Seattle Sounders FC will compete today with the Chicago Fire for the second time, and with the Seattle Mariners for the first.
The Sounders, Mariners and City of Seattle have an agreement that usually bars games across the street from each other at the same time. Today brings the first exception. The soccer team will kick off at noon at Qwest Field, just over an hour before the baseball team’s first pitch at Safeco Field.
“It’s good for them and it’s good for us if we can avoid it,” said Gary Wright, Sounders vice president of business operations. “But this one couldn’t be avoided because it’s a national TV game. Frankly, we would have preferred to play at nighttime, but we didn’t control the start.”
The agreement acknowledges that such conflicts can be inevitable, so it allows for two weekend exceptions and two weekday exceptions. Otherwise, when soccer and baseball games are expected to draw a combined attendance of 70,000 on weekends or 58,000 on weekdays, there must be a three-hour gap between the projected end of one game and the start of the other.
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Today’s exception comes because ESPN selected the Sounders-Fire game for national telecast. And there’s little arguing with the choice, because this match projects to be among the best of this MLS season.
Seattle and Chicago are tied for second place in Major League Soccer with identical 7-3-7 records.
The Sounders have become one of the biggest stories in American soccer because of their early success and run of enthusiastic sellout crowds. Meanwhile, Chicago visits for first time with one of MLS’ true superstars: designated player Cuauhtemoc Blanco, the former Mexican national team member whose All-Star skills, beer-league physique and diva personality thrill fans, infuriate critics, challenge opposing coaches and amuse teammates.
“He’s a great guy in the locker room – jokes around a lot,” said Chicago veteran defender Brandon Prideaux, who played in college for the Washington Huskies. “I’ve been with him for a couple of years. He’s a good guy, and he can do things on the field that not many guys can do.”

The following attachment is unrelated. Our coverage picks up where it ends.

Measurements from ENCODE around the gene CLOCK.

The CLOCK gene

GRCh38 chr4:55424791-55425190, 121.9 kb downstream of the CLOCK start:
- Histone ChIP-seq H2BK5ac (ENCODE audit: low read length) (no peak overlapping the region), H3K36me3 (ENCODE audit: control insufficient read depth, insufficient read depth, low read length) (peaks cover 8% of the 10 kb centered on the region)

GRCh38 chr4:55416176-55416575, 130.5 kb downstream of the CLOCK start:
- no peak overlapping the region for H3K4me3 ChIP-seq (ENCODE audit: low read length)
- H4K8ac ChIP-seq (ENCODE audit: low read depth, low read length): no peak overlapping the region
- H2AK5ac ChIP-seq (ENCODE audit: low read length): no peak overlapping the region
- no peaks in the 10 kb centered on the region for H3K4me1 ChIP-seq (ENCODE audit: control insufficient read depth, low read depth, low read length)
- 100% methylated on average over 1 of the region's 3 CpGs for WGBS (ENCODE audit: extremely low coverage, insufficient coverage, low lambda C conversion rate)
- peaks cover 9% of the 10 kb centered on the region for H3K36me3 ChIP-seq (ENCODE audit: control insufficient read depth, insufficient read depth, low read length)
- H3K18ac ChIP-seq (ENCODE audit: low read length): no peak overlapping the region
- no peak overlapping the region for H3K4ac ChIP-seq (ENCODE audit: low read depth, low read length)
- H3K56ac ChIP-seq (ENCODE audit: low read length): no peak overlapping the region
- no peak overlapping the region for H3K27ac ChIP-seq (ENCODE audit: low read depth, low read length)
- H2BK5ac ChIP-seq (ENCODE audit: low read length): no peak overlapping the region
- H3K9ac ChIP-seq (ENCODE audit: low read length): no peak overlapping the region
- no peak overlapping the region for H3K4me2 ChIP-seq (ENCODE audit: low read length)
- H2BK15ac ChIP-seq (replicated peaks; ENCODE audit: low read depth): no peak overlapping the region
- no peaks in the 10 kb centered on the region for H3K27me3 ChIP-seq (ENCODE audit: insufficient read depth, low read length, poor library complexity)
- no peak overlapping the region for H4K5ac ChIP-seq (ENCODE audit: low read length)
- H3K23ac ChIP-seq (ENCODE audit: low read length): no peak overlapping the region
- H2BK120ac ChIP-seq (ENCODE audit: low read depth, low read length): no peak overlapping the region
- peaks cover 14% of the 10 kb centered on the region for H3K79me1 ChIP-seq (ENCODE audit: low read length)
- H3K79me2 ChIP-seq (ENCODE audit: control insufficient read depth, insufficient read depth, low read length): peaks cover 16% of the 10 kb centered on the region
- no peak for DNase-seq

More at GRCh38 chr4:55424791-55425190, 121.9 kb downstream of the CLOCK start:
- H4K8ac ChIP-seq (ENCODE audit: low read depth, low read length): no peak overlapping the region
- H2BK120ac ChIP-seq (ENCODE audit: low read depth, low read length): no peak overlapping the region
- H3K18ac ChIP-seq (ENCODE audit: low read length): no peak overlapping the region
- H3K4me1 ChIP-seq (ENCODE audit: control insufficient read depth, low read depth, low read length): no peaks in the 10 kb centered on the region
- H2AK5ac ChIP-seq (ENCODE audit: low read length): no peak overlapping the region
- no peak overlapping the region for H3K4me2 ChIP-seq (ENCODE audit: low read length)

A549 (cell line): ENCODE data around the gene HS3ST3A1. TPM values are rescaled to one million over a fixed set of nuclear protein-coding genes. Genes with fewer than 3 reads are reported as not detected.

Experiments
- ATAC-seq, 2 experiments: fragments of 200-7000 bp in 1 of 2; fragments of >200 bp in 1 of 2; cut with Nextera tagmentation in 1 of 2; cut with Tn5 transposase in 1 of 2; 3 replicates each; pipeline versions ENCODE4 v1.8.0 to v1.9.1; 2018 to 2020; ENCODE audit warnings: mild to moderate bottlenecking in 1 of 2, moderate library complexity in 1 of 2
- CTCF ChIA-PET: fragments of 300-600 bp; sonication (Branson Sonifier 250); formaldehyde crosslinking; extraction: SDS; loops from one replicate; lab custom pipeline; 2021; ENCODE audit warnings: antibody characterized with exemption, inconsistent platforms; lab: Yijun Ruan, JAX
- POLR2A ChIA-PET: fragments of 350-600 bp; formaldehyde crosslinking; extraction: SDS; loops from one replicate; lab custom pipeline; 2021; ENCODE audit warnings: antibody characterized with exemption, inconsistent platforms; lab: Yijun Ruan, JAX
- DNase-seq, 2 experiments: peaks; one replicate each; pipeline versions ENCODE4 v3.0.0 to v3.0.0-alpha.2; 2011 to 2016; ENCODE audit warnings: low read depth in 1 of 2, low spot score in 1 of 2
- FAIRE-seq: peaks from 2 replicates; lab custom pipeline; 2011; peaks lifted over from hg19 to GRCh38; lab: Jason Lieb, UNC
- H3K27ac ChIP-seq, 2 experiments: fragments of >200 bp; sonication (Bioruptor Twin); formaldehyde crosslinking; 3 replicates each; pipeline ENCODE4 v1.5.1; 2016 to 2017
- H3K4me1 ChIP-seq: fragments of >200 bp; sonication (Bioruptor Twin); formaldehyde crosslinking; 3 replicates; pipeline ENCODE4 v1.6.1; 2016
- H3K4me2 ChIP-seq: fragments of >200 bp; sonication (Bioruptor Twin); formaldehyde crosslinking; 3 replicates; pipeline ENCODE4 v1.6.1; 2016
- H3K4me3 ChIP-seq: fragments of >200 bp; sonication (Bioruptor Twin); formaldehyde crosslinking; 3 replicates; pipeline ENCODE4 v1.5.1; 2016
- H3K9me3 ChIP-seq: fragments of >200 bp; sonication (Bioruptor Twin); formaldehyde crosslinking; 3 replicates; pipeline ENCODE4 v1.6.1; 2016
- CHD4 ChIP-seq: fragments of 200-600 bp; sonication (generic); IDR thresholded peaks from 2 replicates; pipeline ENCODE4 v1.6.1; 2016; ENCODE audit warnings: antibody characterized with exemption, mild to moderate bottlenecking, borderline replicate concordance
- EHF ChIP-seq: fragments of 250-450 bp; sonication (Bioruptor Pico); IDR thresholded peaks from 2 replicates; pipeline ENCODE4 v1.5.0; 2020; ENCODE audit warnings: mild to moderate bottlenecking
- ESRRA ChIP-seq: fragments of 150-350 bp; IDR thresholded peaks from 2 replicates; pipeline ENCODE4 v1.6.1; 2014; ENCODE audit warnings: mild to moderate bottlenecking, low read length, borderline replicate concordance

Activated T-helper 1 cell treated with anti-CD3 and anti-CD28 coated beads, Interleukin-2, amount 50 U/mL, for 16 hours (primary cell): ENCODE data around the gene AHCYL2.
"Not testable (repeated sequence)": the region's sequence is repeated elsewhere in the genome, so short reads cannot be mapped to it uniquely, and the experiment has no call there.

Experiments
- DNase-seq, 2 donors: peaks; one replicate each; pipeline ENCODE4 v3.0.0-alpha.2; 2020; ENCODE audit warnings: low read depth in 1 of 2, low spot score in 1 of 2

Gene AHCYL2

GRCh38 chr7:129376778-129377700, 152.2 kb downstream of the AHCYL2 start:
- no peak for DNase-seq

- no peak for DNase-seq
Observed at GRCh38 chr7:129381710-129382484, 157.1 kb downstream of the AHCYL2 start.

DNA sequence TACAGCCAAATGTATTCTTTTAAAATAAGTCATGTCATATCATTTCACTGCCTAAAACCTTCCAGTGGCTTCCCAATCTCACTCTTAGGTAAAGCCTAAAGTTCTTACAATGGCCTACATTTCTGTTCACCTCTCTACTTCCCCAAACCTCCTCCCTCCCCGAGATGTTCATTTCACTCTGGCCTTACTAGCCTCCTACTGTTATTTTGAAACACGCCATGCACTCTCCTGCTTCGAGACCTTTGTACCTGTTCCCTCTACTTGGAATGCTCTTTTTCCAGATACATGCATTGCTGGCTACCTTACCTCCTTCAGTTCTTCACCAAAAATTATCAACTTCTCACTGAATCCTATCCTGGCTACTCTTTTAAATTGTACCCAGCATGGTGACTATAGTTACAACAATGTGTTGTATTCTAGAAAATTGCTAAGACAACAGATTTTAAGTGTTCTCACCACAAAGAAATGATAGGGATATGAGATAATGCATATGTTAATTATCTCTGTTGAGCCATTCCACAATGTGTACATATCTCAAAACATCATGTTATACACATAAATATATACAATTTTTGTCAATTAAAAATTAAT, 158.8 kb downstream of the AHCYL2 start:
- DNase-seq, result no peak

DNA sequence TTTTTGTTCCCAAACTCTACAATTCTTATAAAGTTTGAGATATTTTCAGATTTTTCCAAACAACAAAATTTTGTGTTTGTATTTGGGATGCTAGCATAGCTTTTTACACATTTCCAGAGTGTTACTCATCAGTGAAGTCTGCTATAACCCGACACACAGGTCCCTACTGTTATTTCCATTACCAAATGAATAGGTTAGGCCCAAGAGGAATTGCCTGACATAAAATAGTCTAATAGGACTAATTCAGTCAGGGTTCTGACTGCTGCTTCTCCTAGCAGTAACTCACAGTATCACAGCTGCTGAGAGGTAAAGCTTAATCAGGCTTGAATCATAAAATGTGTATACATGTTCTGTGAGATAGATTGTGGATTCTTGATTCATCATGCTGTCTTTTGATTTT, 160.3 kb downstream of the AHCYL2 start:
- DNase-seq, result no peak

Blanco made his impact on the first Sounders-Fire meeting, getting to a loose ball in the penalty area, making a spin move and then sending the ball to Marco Pappa, who scored his team’s lone goal in a 1-1 draw.
“I don’t think we did a good job with Blanco in Chicago, so I think we need to do a much better job of limiting what he can do,” Sounders coach Sigi Schmid said this week. “He’s going to get the ball, he’s going to see the ball, he does. … It’s just a matter of us making sure we get tighter to him than we did in the last game.”
Before his assist, Blanco had wandered the pitch, pausing regularly to taunt teammates who sometimes disappointed him and the referee.
“He’s his own person, and the team is better when they play around what he’s going to do,” Sounders goalkeeper Kasey Keller said. “He moves around the field and you never quite know what is going to come off. You have to have a few other individuals at midfield who are willing to do the dirty work for him, but he can be a very effective player if his team is set up the right way.”
The Sounders played shorthanded in the first game, after Fredy Montero was sent off in the 48th minute for striking Chicago defender Gonzalo Segares with an elbow. So Seattle was grateful to come away with a point after Tyrone Marshall got the equalizer in the 74th minute.
“We had a bad game in Chicago and came out with a good result by getting a tie out of that, playing a man down for almost the whole second half,” Schmid said. “… But our team has to commit to defending and doing well on the defensive end of the field.”
Don Ruiz, 253-597-8808